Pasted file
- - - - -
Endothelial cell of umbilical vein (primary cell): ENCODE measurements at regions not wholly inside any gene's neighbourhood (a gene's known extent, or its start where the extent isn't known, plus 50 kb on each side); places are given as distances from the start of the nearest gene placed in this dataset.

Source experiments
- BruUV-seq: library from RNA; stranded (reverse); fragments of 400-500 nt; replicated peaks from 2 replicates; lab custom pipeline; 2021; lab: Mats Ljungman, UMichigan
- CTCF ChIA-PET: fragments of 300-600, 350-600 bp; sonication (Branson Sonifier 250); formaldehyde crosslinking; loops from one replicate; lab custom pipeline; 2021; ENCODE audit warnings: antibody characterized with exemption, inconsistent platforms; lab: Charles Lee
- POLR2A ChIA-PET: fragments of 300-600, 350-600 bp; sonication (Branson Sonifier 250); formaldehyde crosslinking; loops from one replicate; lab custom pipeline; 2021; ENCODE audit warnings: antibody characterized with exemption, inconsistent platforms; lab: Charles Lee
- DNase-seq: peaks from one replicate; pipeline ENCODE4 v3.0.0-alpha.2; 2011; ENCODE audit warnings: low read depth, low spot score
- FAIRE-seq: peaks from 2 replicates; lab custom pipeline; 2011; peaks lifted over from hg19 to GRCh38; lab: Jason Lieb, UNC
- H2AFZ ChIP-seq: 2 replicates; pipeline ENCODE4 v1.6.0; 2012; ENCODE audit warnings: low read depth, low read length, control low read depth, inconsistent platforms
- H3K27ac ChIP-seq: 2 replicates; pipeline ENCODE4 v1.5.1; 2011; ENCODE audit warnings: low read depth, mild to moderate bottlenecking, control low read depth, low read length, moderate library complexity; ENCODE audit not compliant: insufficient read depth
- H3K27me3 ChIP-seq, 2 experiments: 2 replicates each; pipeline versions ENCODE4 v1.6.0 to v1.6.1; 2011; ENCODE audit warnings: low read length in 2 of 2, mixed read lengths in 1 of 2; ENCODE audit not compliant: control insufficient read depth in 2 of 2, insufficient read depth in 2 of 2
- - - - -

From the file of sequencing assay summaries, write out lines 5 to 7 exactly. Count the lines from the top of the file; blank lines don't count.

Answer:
- POLR2A ChIA-PET: fragments of 300-600, 350-600 bp; sonication (Branson Sonifier 250); formaldehyde crosslinking; loops from one replicate; lab custom pipeline; 2021; ENCODE audit warnings: antibody characterized with exemption, inconsistent platforms; lab: Charles Lee
- DNase-seq: peaks from one replicate; pipeline ENCODE4 v3.0.0-alpha.2; 2011; ENCODE audit warnings: low read depth, low spot score
- FAIRE-seq: peaks from 2 replicates; lab custom pipeline; 2011; peaks lifted over from hg19 to GRCh38; lab: Jason Lieb, UNC